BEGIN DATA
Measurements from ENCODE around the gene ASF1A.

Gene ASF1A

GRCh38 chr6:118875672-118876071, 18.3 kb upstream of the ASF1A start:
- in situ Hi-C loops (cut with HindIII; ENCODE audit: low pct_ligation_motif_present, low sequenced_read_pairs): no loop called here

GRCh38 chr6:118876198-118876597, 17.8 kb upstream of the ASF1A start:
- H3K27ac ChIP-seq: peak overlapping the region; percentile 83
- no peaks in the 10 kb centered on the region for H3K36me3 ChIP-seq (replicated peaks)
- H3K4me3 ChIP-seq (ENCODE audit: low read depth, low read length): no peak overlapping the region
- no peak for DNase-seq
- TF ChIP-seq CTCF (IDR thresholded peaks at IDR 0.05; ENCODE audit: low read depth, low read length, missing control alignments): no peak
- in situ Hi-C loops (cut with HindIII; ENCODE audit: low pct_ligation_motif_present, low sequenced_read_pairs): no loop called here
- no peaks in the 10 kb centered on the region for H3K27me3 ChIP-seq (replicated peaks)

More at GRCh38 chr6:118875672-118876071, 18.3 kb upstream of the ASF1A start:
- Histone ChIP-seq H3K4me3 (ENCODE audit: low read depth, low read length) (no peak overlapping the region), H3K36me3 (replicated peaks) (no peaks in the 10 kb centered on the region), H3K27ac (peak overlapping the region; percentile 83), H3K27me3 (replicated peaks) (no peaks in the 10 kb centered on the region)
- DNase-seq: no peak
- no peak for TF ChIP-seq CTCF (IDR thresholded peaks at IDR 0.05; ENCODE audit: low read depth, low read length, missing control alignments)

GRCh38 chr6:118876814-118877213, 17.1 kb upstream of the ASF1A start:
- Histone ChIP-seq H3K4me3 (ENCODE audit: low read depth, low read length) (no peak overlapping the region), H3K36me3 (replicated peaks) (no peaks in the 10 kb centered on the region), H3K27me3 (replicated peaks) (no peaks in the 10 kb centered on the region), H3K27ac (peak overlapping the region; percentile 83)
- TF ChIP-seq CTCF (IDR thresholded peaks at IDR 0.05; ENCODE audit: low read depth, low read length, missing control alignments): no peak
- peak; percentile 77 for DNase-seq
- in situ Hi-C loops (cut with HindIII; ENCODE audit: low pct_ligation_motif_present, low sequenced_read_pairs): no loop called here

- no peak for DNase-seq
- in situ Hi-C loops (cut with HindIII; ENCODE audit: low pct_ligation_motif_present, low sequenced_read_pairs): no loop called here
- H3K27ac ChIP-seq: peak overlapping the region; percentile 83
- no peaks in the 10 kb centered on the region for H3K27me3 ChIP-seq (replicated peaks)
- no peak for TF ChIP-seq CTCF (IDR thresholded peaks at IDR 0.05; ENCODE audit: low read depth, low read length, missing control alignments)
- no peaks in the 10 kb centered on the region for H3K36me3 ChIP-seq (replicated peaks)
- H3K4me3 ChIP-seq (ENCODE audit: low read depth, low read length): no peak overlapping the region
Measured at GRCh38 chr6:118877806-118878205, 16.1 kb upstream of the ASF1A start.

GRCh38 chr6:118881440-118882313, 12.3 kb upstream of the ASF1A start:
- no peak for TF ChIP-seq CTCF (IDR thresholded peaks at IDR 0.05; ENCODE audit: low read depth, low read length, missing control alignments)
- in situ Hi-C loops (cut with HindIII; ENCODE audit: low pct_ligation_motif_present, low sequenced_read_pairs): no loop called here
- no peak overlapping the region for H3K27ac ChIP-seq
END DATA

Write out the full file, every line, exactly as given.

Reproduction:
Measurements from ENCODE around the gene ASF1A.

Gene ASF1A

GRCh38 chr6:118875672-118876071, 18.3 kb upstream of the ASF1A start:
- in situ Hi-C loops (cut with HindIII; ENCODE audit: low pct_ligation_motif_present, low sequenced_read_pairs): no loop called here

GRCh38 chr6:118876198-118876597, 17.8 kb upstream of the ASF1A start:
- H3K27ac ChIP-seq: peak overlapping the region; percentile 83
- no peaks in the 10 kb centered on the region for H3K36me3 ChIP-seq (replicated peaks)
- H3K4me3 ChIP-seq (ENCODE audit: low read depth, low read length): no peak overlapping the region
- no peak for DNase-seq
- TF ChIP-seq CTCF (IDR thresholded peaks at IDR 0.05; ENCODE audit: low read depth, low read length, missing control alignments): no peak
- in situ Hi-C loops (cut with HindIII; ENCODE audit: low pct_ligation_motif_present, low sequenced_read_pairs): no loop called here
- no peaks in the 10 kb centered on the region for H3K27me3 ChIP-seq (replicated peaks)

More at GRCh38 chr6:118875672-118876071, 18.3 kb upstream of the ASF1A start:
- Histone ChIP-seq H3K4me3 (ENCODE audit: low read depth, low read length) (no peak overlapping the region), H3K36me3 (replicated peaks) (no peaks in the 10 kb centered on the region), H3K27ac (peak overlapping the region; percentile 83), H3K27me3 (replicated peaks) (no peaks in the 10 kb centered on the region)
- DNase-seq: no peak
- no peak for TF ChIP-seq CTCF (IDR thresholded peaks at IDR 0.05; ENCODE audit: low read depth, low read length, missing control alignments)

GRCh38 chr6:118876814-118877213, 17.1 kb upstream of the ASF1A start:
- Histone ChIP-seq H3K4me3 (ENCODE audit: low read depth, low read length) (no peak overlapping the region), H3K36me3 (replicated peaks) (no peaks in the 10 kb centered on the region), H3K27me3 (replicated peaks) (no peaks in the 10 kb centered on the region), H3K27ac (peak overlapping the region; percentile 83)
- TF ChIP-seq CTCF (IDR thresholded peaks at IDR 0.05; ENCODE audit: low read depth, low read length, missing control alignments): no peak
- peak; percentile 77 for DNase-seq
- in situ Hi-C loops (cut with HindIII; ENCODE audit: low pct_ligation_motif_present, low sequenced_read_pairs): no loop called here

- no peak for DNase-seq
- in situ Hi-C loops (cut with HindIII; ENCODE audit: low pct_ligation_motif_present, low sequenced_read_pairs): no loop called here
- H3K27ac ChIP-seq: peak overlapping the region; percentile 83
- no peaks in the 10 kb centered on the region for H3K27me3 ChIP-seq (replicated peaks)
- no peak for TF ChIP-seq CTCF (IDR thresholded peaks at IDR 0.05; ENCODE audit: low read depth, low read length, missing control alignments)
- no peaks in the 10 kb centered on the region for H3K36me3 ChIP-seq (replicated peaks)
- H3K4me3 ChIP-seq (ENCODE audit: low read depth, low read length): no peak overlapping the region
Measured at GRCh38 chr6:118877806-118878205, 16.1 kb upstream of the ASF1A start.

GRCh38 chr6:118881440-118882313, 12.3 kb upstream of the ASF1A start:
- no peak for TF ChIP-seq CTCF (IDR thresholded peaks at IDR 0.05; ENCODE audit: low read depth, low read length, missing control alignments)
- in situ Hi-C loops (cut with HindIII; ENCODE audit: low pct_ligation_motif_present, low sequenced_read_pairs): no loop called here
- no peak overlapping the region for H3K27ac ChIP-seq